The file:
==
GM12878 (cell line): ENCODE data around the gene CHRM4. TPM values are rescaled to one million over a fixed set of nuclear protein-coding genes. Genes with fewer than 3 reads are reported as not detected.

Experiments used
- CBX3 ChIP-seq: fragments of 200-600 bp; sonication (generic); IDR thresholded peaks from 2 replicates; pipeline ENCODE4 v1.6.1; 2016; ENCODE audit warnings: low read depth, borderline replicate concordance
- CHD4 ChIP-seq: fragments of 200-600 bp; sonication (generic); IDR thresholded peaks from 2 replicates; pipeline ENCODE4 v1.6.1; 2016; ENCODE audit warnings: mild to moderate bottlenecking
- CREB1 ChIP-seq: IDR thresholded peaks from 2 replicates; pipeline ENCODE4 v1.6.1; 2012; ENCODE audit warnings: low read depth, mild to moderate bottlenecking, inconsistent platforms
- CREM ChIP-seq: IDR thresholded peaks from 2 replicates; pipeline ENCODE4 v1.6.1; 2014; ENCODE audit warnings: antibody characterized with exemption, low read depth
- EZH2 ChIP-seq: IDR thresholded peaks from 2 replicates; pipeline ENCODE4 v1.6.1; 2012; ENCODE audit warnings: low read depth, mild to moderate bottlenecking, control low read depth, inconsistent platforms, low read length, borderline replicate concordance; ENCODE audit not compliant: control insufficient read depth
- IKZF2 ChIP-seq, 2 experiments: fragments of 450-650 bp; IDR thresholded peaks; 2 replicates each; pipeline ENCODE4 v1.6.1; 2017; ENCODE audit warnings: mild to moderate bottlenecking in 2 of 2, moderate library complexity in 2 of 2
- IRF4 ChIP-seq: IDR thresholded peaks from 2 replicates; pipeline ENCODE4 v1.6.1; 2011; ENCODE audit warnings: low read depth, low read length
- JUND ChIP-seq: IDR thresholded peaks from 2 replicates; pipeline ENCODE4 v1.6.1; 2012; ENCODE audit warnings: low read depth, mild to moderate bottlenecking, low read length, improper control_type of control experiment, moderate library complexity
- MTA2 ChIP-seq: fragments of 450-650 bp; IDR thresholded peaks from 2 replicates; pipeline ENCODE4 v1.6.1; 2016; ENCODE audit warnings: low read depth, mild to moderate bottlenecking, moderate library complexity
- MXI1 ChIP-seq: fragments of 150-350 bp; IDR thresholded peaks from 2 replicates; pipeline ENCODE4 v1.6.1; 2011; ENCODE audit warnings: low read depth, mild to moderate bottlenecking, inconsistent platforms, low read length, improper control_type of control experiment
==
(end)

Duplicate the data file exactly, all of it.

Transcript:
GM12878 (cell line): ENCODE data around the gene CHRM4. TPM values are rescaled to one million over a fixed set of nuclear protein-coding genes. Genes with fewer than 3 reads are reported as not detected.

Experiments used
- CBX3 ChIP-seq: fragments of 200-600 bp; sonication (generic); IDR thresholded peaks from 2 replicates; pipeline ENCODE4 v1.6.1; 2016; ENCODE audit warnings: low read depth, borderline replicate concordance
- CHD4 ChIP-seq: fragments of 200-600 bp; sonication (generic); IDR thresholded peaks from 2 replicates; pipeline ENCODE4 v1.6.1; 2016; ENCODE audit warnings: mild to moderate bottlenecking
- CREB1 ChIP-seq: IDR thresholded peaks from 2 replicates; pipeline ENCODE4 v1.6.1; 2012; ENCODE audit warnings: low read depth, mild to moderate bottlenecking, inconsistent platforms
- CREM ChIP-seq: IDR thresholded peaks from 2 replicates; pipeline ENCODE4 v1.6.1; 2014; ENCODE audit warnings: antibody characterized with exemption, low read depth
- EZH2 ChIP-seq: IDR thresholded peaks from 2 replicates; pipeline ENCODE4 v1.6.1; 2012; ENCODE audit warnings: low read depth, mild to moderate bottlenecking, control low read depth, inconsistent platforms, low read length, borderline replicate concordance; ENCODE audit not compliant: control insufficient read depth
- IKZF2 ChIP-seq, 2 experiments: fragments of 450-650 bp; IDR thresholded peaks; 2 replicates each; pipeline ENCODE4 v1.6.1; 2017; ENCODE audit warnings: mild to moderate bottlenecking in 2 of 2, moderate library complexity in 2 of 2
- IRF4 ChIP-seq: IDR thresholded peaks from 2 replicates; pipeline ENCODE4 v1.6.1; 2011; ENCODE audit warnings: low read depth, low read length
- JUND ChIP-seq: IDR thresholded peaks from 2 replicates; pipeline ENCODE4 v1.6.1; 2012; ENCODE audit warnings: low read depth, mild to moderate bottlenecking, low read length, improper control_type of control experiment, moderate library complexity
- MTA2 ChIP-seq: fragments of 450-650 bp; IDR thresholded peaks from 2 replicates; pipeline ENCODE4 v1.6.1; 2016; ENCODE audit warnings: low read depth, mild to moderate bottlenecking, moderate library complexity
- MXI1 ChIP-seq: fragments of 150-350 bp; IDR thresholded peaks from 2 replicates; pipeline ENCODE4 v1.6.1; 2011; ENCODE audit warnings: low read depth, mild to moderate bottlenecking, inconsistent platforms, low read length, improper control_type of control experiment